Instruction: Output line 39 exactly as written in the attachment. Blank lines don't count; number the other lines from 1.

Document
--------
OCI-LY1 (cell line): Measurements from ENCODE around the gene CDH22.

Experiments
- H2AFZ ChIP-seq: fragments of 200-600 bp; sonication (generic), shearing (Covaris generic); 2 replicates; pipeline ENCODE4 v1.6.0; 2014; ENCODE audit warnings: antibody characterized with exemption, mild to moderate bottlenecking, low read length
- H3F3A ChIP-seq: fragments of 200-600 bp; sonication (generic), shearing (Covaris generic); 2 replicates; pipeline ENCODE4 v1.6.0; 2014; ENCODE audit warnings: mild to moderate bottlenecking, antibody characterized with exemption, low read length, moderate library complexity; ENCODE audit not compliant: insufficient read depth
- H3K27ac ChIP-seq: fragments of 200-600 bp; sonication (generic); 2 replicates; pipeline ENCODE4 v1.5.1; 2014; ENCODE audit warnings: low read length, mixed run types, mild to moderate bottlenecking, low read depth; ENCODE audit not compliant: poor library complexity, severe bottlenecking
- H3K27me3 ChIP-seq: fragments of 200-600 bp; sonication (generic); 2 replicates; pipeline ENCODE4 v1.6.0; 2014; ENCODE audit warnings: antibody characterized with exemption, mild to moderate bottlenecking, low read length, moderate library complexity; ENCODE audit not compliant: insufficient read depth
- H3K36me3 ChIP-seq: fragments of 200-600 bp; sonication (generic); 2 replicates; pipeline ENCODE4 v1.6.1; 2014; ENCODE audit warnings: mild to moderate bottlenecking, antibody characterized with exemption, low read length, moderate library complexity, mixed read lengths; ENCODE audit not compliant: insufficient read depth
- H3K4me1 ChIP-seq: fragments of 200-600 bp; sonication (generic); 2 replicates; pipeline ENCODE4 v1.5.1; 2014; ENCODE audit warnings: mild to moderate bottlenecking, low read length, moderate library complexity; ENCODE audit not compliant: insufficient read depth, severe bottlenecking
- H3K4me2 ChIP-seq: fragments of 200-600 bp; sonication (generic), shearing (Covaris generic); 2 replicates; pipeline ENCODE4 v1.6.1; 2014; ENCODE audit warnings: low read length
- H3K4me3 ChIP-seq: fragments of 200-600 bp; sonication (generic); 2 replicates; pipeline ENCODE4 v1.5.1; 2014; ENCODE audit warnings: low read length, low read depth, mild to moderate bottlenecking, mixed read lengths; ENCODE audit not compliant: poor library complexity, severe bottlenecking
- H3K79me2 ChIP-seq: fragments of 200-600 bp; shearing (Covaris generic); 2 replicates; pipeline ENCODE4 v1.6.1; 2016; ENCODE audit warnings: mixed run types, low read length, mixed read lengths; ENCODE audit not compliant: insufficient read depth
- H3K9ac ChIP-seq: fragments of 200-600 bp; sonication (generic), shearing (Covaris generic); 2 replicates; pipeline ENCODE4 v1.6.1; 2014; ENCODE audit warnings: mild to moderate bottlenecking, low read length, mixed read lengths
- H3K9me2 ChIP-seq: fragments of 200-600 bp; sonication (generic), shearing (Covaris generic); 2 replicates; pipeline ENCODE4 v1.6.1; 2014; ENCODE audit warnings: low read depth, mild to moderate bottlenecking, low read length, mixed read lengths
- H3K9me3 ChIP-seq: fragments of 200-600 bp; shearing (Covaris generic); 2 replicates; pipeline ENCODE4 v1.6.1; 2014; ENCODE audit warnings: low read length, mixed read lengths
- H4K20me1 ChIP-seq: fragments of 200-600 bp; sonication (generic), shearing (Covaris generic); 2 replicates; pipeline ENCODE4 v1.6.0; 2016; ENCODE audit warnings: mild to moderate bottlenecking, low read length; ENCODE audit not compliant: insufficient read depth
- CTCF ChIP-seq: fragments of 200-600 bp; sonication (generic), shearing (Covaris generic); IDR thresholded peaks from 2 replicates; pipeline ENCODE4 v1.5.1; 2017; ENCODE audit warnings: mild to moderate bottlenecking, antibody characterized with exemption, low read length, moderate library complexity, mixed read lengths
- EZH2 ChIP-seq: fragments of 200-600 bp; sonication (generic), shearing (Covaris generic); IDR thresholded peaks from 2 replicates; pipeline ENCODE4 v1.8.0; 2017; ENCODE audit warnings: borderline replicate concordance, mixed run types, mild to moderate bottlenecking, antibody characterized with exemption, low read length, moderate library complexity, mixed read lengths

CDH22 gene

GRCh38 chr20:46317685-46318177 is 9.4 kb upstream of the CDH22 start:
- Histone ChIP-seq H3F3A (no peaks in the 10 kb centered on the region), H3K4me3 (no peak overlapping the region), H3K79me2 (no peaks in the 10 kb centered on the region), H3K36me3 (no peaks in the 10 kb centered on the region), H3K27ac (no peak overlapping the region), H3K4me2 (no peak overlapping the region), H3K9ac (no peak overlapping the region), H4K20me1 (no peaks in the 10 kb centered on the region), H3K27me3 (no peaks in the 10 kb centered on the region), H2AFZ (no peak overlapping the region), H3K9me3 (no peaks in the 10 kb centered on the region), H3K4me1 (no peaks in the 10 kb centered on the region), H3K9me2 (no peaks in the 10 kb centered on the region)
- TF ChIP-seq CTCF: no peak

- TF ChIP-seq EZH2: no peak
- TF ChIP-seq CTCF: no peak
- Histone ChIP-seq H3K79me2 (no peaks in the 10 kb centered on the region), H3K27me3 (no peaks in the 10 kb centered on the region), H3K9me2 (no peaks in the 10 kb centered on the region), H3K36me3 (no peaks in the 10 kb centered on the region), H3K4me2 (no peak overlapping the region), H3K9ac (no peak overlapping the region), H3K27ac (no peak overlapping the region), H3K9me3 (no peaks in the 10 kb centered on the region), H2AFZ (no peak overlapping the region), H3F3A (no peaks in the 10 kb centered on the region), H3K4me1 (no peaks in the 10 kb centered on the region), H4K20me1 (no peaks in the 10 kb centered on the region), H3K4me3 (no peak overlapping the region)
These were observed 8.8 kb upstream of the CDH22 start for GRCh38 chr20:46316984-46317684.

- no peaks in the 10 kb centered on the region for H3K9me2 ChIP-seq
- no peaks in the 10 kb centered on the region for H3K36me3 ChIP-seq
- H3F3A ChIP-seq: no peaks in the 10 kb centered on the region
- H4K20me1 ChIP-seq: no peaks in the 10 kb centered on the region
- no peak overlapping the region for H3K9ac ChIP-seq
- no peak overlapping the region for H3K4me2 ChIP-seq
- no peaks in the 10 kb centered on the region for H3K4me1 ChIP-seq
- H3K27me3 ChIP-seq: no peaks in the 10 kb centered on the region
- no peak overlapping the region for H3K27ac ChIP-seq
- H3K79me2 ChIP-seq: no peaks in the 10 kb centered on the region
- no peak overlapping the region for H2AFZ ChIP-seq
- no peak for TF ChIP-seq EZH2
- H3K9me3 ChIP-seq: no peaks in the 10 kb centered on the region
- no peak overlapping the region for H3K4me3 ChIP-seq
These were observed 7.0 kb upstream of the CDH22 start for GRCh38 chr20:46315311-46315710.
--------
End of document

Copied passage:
- no peak overlapping the region for H3K4me3 ChIP-seq